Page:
Ovarian Cancer Detection Takes a Step Forward

September 12, 2022 1:45 pm

The following article is provided by The Clearity Foundation to support women with ovarian cancer and their families. Learn more about The Clearity Foundation and the services we provide directly to women as they make treatment decisions and navigate emotional impacts of their diagnosis.

A new type of technology can capture stray ovarian cancer cells from a simple blood test and successfully predict cancer in people who have a lesion or cyst in the pelvic region, according to a new study by a Wilmot Cancer Institute physician/scientist.

Nearly 200 local people participated in the study, which was led by Richard Moore, M.D., director of the Wilmot Cancer Institute’s Gynecologic Oncology program at the University of Rochester Medical Center. Results were published on Sept. 8, 2022, in the high-impact Obstetrics & Gynecology “Green” journal.

One of those local participants, Toni Masci, 51, of Fairport, took part in Moore’s study by providing blood samples for analysis. She had an ovarian cyst that burst — only to find out that a large tumor was also in her abdomen. She was treated with surgery and six rounds of chemotherapy in 2017 for stage 1 ovarian cancer, and just celebrated the milestone of five years in remission.

“I feel lucky to be part of this,” Masci said. “As most people know, ovarian cancer usually doesn’t get detected early. If Dr. Moore hadn’t been doing this research, we might not have had this advance and I might not be here.”

Currently, there is no routine ovarian cancer screening method available for people who do not have symptoms or a known lesion. And yet, the new technology, called a “liquid biopsy,” developed by United Kingdom-based ANGLE PLC, and the URMC team at Wilmot, advances the field in a couple of important ways, according to the study:

It confirmed for physicians quickly and accurately that cancer was present in patients who were scheduled for surgery or other procedures. The detection enabled physicians to classify which patients needed immediate care from a specially trained gynecological oncologist to improve survival.

The study analyzed gene expression from captured cells in blood and evaluated 72 different gene transcripts and seven blood biomarkers related to ovarian cancer (including CA125). From this collection, the study identified nine gene transcripts and four biomarkers that were useful for detecting cancers. They were used to develop an algorithm known as MAGIC (Malignancy Assessment using Gene Identification in Captured Cells). The algorithm achieved a sensitivity of 95 percent and an accuracy of 83 percent for detecting ovarian cancer.
In the clinical trial, MAGIC also was able to detect ovarian cancer in early and late stages. Early-stage detection is critical for survival and difficult to achieve. And, the test picked up other types of cancer that had spread to the pelvic region or originated there.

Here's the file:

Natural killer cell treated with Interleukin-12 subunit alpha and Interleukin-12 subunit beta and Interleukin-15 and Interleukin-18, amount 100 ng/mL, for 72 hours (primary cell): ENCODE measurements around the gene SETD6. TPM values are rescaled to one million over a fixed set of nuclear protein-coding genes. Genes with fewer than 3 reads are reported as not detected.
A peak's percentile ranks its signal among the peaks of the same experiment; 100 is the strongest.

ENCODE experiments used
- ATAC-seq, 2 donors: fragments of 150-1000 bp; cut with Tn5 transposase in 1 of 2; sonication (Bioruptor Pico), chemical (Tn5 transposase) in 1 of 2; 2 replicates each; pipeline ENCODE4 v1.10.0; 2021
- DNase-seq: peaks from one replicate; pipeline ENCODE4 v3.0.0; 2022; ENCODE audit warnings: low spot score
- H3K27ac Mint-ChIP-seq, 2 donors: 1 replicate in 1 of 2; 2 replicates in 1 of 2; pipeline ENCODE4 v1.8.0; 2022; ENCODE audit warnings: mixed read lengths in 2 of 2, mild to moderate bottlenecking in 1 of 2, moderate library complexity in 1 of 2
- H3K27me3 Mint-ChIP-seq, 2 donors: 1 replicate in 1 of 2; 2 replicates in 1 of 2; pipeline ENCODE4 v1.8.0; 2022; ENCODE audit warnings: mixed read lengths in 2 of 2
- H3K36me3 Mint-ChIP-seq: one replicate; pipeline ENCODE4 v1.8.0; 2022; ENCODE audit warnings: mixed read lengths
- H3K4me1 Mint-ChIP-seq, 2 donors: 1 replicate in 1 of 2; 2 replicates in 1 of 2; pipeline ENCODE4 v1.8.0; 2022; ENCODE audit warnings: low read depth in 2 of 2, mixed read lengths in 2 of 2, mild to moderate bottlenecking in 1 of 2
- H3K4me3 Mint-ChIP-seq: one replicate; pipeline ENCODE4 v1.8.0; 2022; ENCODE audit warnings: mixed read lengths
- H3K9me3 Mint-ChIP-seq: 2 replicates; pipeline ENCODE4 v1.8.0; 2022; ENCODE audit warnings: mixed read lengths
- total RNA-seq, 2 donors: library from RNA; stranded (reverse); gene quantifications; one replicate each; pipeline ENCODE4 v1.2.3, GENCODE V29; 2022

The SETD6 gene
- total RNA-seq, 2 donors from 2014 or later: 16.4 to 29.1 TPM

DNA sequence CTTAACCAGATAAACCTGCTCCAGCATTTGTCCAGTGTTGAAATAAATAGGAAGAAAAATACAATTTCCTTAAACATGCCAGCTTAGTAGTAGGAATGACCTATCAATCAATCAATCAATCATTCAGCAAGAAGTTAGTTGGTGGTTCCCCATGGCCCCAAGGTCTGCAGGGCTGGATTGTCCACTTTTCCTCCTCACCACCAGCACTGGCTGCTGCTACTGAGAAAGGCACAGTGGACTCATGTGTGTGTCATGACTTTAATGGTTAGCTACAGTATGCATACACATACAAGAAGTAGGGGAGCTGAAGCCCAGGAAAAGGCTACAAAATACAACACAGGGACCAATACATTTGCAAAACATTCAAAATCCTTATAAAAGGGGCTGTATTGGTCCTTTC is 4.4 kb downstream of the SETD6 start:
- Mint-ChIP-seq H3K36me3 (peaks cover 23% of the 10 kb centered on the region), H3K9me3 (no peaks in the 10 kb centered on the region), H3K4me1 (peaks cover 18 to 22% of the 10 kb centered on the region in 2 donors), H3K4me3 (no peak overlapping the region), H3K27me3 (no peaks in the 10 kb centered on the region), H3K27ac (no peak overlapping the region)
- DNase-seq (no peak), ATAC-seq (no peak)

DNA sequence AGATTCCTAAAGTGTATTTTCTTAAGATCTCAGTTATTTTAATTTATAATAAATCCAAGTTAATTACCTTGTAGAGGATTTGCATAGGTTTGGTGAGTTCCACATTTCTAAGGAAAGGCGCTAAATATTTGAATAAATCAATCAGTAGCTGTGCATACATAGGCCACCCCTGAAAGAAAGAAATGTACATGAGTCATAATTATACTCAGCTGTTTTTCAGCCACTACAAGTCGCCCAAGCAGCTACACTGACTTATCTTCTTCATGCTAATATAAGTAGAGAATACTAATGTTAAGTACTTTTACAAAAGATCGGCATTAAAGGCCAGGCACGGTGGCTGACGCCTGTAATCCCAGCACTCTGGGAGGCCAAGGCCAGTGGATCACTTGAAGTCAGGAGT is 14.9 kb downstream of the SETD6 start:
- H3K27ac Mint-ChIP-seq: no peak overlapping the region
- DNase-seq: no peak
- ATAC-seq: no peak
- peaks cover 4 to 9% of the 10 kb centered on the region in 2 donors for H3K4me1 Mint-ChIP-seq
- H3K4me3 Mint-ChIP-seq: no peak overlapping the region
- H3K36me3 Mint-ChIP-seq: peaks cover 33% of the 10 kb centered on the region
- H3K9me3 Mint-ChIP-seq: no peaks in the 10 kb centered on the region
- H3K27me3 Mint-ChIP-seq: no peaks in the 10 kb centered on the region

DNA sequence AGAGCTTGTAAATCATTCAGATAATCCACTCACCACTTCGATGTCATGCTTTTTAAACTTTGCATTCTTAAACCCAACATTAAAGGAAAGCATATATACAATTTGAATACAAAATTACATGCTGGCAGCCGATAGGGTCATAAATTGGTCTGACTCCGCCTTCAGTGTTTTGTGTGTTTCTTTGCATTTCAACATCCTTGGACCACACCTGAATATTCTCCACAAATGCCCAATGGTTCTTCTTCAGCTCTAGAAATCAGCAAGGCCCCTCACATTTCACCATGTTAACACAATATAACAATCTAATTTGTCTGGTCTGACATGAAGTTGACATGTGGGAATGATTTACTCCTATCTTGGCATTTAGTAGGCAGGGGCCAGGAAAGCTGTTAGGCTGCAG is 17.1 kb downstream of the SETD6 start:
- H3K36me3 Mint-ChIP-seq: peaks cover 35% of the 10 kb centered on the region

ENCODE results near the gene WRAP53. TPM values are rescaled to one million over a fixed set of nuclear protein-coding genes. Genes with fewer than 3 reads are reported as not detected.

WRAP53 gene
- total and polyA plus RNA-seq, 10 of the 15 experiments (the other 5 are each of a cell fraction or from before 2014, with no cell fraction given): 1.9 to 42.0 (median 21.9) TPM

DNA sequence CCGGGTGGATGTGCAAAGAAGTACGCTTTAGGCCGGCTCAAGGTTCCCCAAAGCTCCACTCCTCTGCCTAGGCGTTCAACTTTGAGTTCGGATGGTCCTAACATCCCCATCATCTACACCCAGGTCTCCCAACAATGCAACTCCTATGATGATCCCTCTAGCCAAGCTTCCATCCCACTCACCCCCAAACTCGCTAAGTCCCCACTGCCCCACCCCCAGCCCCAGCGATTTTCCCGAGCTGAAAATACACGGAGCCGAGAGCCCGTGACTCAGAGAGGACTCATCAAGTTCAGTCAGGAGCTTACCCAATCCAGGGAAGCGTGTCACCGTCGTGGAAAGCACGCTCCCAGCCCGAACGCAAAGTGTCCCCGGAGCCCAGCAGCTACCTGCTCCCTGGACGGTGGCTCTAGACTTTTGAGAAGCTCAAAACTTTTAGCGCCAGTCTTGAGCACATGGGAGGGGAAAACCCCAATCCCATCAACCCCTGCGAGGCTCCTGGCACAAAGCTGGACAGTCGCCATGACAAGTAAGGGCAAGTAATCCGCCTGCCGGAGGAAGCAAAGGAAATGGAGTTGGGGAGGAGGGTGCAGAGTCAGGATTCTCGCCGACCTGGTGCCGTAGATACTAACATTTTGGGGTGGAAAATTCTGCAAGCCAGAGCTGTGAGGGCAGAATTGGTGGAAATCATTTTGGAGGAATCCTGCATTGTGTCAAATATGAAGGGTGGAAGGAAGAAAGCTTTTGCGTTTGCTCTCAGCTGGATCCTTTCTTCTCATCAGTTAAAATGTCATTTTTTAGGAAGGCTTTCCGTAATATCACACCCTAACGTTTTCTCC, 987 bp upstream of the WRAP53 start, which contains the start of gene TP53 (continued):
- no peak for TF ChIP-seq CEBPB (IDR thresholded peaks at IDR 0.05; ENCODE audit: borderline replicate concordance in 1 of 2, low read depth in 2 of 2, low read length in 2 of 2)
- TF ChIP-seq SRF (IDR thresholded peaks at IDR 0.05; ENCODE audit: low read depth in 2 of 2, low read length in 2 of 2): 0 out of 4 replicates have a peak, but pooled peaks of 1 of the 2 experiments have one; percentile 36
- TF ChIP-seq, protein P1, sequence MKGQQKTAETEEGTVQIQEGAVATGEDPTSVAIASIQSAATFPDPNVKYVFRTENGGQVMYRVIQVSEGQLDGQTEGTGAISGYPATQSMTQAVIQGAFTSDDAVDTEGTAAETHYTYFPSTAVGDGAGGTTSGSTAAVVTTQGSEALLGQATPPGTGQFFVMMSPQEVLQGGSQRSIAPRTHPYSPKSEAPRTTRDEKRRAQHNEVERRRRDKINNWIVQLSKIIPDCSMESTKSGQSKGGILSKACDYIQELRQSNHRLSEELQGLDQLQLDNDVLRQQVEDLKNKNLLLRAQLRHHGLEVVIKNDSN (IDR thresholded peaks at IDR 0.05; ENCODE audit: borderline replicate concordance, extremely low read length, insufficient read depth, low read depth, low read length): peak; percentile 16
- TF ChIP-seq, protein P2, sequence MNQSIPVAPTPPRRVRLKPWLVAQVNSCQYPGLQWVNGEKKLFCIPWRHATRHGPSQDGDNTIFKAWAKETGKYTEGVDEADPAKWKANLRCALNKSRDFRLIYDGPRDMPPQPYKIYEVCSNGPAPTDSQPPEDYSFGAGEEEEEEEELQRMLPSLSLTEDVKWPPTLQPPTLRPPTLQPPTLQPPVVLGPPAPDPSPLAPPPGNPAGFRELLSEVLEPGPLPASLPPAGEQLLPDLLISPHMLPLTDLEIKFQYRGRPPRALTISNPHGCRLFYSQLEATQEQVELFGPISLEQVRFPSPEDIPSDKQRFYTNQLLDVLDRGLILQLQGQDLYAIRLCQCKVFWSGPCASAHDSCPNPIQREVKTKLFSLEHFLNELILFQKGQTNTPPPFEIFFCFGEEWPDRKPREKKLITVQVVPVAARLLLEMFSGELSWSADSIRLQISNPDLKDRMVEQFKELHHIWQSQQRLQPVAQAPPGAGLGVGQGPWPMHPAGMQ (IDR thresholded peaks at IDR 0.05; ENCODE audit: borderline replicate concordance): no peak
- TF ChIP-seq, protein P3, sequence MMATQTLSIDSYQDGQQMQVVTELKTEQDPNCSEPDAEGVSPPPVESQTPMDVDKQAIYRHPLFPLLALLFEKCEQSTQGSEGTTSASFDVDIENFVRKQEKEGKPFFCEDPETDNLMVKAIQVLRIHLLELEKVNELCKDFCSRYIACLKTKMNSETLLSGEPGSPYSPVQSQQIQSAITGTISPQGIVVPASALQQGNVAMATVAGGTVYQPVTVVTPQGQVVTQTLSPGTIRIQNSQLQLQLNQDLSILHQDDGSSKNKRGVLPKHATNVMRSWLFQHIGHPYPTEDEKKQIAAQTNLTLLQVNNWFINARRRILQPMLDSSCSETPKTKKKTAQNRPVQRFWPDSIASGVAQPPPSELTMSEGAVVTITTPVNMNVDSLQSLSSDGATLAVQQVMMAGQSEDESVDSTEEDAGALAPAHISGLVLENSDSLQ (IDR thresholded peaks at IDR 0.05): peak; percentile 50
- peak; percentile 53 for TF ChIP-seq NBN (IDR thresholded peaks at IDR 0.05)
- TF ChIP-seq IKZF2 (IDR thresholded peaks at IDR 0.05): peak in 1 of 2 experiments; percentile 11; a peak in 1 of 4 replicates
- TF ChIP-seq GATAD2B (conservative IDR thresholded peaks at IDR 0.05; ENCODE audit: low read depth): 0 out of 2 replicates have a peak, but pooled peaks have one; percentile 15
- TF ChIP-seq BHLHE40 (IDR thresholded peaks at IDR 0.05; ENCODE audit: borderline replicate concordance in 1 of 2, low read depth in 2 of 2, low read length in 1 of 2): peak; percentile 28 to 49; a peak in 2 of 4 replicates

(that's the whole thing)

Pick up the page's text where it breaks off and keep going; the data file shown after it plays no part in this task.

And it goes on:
“This is an important step forward for the detection of ovarian cancer in patients with a pelvic mass,” Moore said. “The fact that we can capture circulating tumor cells and analyze them from a simple blood draw is extremely exciting.”

Being able to find circulating tumor cells is the key, Moore said. These are rare, living cells that break off from the original tumor. They have an estimated ratio in the blood of one in 100 million to one in one billion. The technology captures the rare cells and allows for genetic analysis in a single tool within a couple of hours.

Currently, if a person has a suspicious lesion, surgery is necessary to diagnose ovarian cancer, and annually, more than 200,000 people in the U.S. are in this situation. A non-invasive test that predicts malignancy beforehand would enable people with the highest risk to have surgery done by an oncology specialist with greater experience and surgical volume for these types of cases, Moore said.

Ovarian Cancer Symptoms

Ovarian cancer is most often found in people of middle-age or older. In the Wilmot study, the mean age of participants was 56. Of the 183 participants, 42 were found to have ovarian cancer, which is 23 percent. The technology also discovered that 20 other participants had non-ovarian cancers.

Masci, a U.S. Navy veteran and esthetician at a local salon, was 46 years old in January 2017 when her cancer was diagnosed.

“I was in such shock,” she said. “Looking back, I did have some symptoms: bloating, my back hurt, weight loss, and when I would sit down to eat I would feel full right away.”

She enrolled in the study a month later, and Moore performed her ovarian cancer surgery.

“I had wonderful care from everyone at Wilmot,” Masci added, “but I can’t say enough good things about Dr. Moore. He needs to clone himself a million times.”

Ovarian cancer symptoms can be vague, such as gas and bloating, but there are some that should not be ignored, Moore said: pelvic pain or pressure, feeling full quickly after eating, vaginal discharge or abnormal bleeding, urgency to urinate frequently, fatigue, upset stomach, pain during sex, constipation, or menstrual changes. Because ovarian cancer is most often diagnosed in later stages, it’s important to act swiftly if symptoms persist or a growth is detected.

Reference

Moore RG, Khazan N, Coulter MA, et al. Malignancy assessment using gene identification in captured cells algorithm for the prediction of malignancy in women with a pelvic mass. Obstetrics & Gynecology. 2022. doi: 10.1097/AOG.0000000000004927

 

This article was published by Technology Networks.

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